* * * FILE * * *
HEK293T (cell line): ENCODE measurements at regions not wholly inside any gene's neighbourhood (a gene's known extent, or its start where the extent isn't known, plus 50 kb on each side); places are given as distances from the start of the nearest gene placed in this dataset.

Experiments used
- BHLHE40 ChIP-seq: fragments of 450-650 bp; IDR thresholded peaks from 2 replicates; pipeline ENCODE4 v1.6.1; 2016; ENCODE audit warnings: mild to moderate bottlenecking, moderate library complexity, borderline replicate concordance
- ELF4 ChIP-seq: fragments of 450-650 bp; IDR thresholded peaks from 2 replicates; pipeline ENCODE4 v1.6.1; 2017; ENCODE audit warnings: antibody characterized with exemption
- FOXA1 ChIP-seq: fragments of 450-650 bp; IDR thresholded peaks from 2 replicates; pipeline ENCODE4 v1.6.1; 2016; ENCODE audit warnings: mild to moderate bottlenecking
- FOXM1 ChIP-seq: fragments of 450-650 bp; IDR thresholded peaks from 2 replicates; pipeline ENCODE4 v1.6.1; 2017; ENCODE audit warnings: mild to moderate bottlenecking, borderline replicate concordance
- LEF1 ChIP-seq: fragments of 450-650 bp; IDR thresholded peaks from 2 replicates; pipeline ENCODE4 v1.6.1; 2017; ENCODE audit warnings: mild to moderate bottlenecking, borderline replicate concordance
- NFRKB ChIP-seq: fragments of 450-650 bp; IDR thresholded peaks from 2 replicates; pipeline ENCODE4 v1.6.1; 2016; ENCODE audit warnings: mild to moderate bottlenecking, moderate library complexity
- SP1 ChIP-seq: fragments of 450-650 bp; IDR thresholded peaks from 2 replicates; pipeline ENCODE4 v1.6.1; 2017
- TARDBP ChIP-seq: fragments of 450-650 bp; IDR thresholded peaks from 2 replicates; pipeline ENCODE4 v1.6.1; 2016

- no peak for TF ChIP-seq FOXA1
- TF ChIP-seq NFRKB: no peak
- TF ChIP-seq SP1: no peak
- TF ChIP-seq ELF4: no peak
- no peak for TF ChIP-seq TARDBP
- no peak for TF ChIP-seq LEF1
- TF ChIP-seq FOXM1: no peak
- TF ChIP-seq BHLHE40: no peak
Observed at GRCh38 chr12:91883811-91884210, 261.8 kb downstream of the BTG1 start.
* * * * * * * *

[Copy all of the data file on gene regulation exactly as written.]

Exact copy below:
HEK293T (cell line): ENCODE measurements at regions not wholly inside any gene's neighbourhood (a gene's known extent, or its start where the extent isn't known, plus 50 kb on each side); places are given as distances from the start of the nearest gene placed in this dataset.

Experiments used
- BHLHE40 ChIP-seq: fragments of 450-650 bp; IDR thresholded peaks from 2 replicates; pipeline ENCODE4 v1.6.1; 2016; ENCODE audit warnings: mild to moderate bottlenecking, moderate library complexity, borderline replicate concordance
- ELF4 ChIP-seq: fragments of 450-650 bp; IDR thresholded peaks from 2 replicates; pipeline ENCODE4 v1.6.1; 2017; ENCODE audit warnings: antibody characterized with exemption
- FOXA1 ChIP-seq: fragments of 450-650 bp; IDR thresholded peaks from 2 replicates; pipeline ENCODE4 v1.6.1; 2016; ENCODE audit warnings: mild to moderate bottlenecking
- FOXM1 ChIP-seq: fragments of 450-650 bp; IDR thresholded peaks from 2 replicates; pipeline ENCODE4 v1.6.1; 2017; ENCODE audit warnings: mild to moderate bottlenecking, borderline replicate concordance
- LEF1 ChIP-seq: fragments of 450-650 bp; IDR thresholded peaks from 2 replicates; pipeline ENCODE4 v1.6.1; 2017; ENCODE audit warnings: mild to moderate bottlenecking, borderline replicate concordance
- NFRKB ChIP-seq: fragments of 450-650 bp; IDR thresholded peaks from 2 replicates; pipeline ENCODE4 v1.6.1; 2016; ENCODE audit warnings: mild to moderate bottlenecking, moderate library complexity
- SP1 ChIP-seq: fragments of 450-650 bp; IDR thresholded peaks from 2 replicates; pipeline ENCODE4 v1.6.1; 2017
- TARDBP ChIP-seq: fragments of 450-650 bp; IDR thresholded peaks from 2 replicates; pipeline ENCODE4 v1.6.1; 2016

- no peak for TF ChIP-seq FOXA1
- TF ChIP-seq NFRKB: no peak
- TF ChIP-seq SP1: no peak
- TF ChIP-seq ELF4: no peak
- no peak for TF ChIP-seq TARDBP
- no peak for TF ChIP-seq LEF1
- TF ChIP-seq FOXM1: no peak
- TF ChIP-seq BHLHE40: no peak
Observed at GRCh38 chr12:91883811-91884210, 261.8 kb downstream of the BTG1 start.